In April 2021, California-based start-up ZeroAvia’s six-seater Piper M-Class took off from Cranfield Airport in the UK. Supported by the UK government, this maiden flight sparked the next stages in the journey towards zero carbon aviation.
In September 2020, Airbus announced its project ZeroE, unveiling three concept planes which it is aiming to have ready for roll out in 2035.
However, questions still remain about the feasibility of hydrogen. While hydrogen offers more energy per unit mass, the energy density of liquid hydrogen is only around a quarter of jet fuel’s, meaning to produce the same amount of energy it needs a storage tank four times in size. Clearly, this has consequences for aircraft design and passenger capacity, ultimately affecting the commercial viability of such an aircraft.
According to the Air Transport Action Group, the most likely scenario is the direct use of hydrogen will be marginal and SAFs will be the game-changer in “mission zero-emissions.”
The future of the flight deck
Next generation avionics design is increasingly being geared towards IoT (the Internet of Things). In November 2021, Honeywell unveiled Anthem – a revolutionary, fully integrated flight deck that has been built with advanced connectivity in mind.
Anthem features expanded customisation options for OEMs, intuitive touch controls and smart prompting, as well as enhanced fleet management capabilities through anytime, anywhere data analytics.
Safety is also at the heart of Anthem’s design. For example, its engine-out function will automatically guide pilots to the nearest airport, taking into account important differentiating factors such as terrain and wind. Its landing assist, meanwhile, will provide help in the event of a pilot medical issue, offering path guidance to an airport before switching to pilot control 200 feet from centreline.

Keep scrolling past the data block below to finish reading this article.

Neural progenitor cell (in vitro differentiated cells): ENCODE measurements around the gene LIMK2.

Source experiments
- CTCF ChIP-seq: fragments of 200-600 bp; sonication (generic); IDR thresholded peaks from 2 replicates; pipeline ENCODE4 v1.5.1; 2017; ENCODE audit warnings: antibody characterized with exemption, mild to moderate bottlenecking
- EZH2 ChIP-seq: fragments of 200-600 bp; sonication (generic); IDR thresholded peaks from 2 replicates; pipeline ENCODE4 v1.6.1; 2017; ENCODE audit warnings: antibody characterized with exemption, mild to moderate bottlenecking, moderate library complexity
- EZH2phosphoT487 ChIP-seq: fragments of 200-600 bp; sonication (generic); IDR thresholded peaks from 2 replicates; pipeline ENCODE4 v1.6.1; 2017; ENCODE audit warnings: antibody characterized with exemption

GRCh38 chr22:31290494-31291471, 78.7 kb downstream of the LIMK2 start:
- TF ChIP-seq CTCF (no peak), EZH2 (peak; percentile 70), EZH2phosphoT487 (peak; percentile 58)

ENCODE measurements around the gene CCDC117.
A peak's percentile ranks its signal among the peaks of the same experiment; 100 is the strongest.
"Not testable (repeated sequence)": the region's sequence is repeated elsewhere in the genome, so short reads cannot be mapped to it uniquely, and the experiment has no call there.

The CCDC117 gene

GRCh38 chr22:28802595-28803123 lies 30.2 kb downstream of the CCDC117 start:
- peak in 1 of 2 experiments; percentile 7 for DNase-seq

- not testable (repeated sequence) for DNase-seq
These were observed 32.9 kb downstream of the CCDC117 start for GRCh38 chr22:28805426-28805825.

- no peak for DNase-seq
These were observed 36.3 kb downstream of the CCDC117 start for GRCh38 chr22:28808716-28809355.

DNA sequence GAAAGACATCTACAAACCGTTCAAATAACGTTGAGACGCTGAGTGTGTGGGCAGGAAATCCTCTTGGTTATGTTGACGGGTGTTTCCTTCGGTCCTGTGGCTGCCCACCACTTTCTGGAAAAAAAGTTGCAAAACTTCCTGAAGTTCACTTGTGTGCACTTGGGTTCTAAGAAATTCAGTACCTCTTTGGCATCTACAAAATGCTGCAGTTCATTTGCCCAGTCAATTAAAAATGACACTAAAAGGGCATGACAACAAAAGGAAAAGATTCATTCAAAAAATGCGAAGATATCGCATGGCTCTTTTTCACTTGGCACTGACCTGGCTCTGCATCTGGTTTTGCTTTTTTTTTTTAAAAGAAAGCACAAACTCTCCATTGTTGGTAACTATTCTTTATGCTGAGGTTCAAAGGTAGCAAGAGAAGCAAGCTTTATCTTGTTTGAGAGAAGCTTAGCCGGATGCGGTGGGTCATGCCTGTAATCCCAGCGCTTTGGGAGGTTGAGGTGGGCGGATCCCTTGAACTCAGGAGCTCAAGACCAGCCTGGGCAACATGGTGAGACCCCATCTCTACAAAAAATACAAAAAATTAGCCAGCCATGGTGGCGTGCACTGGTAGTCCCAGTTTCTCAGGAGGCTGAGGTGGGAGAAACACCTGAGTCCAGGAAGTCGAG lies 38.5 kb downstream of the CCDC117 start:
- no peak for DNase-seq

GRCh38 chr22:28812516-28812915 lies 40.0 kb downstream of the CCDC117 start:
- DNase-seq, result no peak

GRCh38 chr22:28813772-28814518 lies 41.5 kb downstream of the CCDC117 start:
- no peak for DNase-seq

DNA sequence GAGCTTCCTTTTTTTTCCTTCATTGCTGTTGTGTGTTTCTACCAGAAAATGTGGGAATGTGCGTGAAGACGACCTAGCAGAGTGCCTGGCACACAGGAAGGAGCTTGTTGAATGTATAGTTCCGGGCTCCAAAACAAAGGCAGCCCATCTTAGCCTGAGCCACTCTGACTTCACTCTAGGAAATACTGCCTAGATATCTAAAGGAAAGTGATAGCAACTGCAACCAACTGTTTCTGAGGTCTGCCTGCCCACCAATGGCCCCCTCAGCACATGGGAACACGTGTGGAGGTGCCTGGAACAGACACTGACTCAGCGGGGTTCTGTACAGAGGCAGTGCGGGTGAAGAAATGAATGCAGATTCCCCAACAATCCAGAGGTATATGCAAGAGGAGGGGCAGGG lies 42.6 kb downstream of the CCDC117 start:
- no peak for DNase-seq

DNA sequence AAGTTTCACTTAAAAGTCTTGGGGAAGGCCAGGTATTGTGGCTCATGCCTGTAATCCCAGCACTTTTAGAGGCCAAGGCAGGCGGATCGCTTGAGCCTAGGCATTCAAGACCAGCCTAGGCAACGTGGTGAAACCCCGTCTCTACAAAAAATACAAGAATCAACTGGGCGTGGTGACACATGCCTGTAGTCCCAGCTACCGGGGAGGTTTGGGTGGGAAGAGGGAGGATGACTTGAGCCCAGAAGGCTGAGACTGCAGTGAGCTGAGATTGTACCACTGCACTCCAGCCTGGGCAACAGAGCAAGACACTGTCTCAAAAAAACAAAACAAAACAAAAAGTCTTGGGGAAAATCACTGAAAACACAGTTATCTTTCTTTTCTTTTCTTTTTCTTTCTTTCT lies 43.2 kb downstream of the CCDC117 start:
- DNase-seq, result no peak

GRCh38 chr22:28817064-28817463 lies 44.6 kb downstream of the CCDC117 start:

Existing autopilot systems are perfectly capable of flying aircraft from take off to landing. However, it is unlikely this will ever be a popular option for passenger aircraft – especially in the event of an emergency.
Despite this, pilotless aircraft could save airlines $35 billion per year. Pilot shortages are also causing huge challenges – particularly since many pilots were furloughed or took redundancy during the pandemic.
Airbus has said that the technology for safely operating autonomous aircraft now exists. However, introducing it to commercial fleets depends on regulators and the reaction from passengers.
Without pilots in situ, who on board will be making the call about emergency landings due to medical emergencies or disruptive passengers?
Flying in the future
Advances in innovation should go hand in hand with commercial viability. While addressing carbon emissions is extremely important, accommodating people’s desire to travel and purchase goods cannot be overlooked.
Passenger numbers will continue to rise and the love affair for everything online is unlikely to wane anytime soon, making freight and logistics an ever-growing and important part of the aviation ecosystem.
Turning to the future, the aviation industry is starting to look towards how it can encompass challenges faced by urban environments, such as traffic congestion. For example, the electrically powered Lilium Jet from Munich – a five-seater air taxi with the capability to take off and land vertically. It is thought that it could start operating as early as 2025, picking up passengers from rooftops.
Whatever the outlook, aviation remains at the forefront of thought-provoking and cutting-edge design that inspires and drives engineering onwards. What cannot be denied is that the majestic profile and graceful beauty of the current-day commercial jet plane is one of humankind’s most revered and respected engineering accomplishments.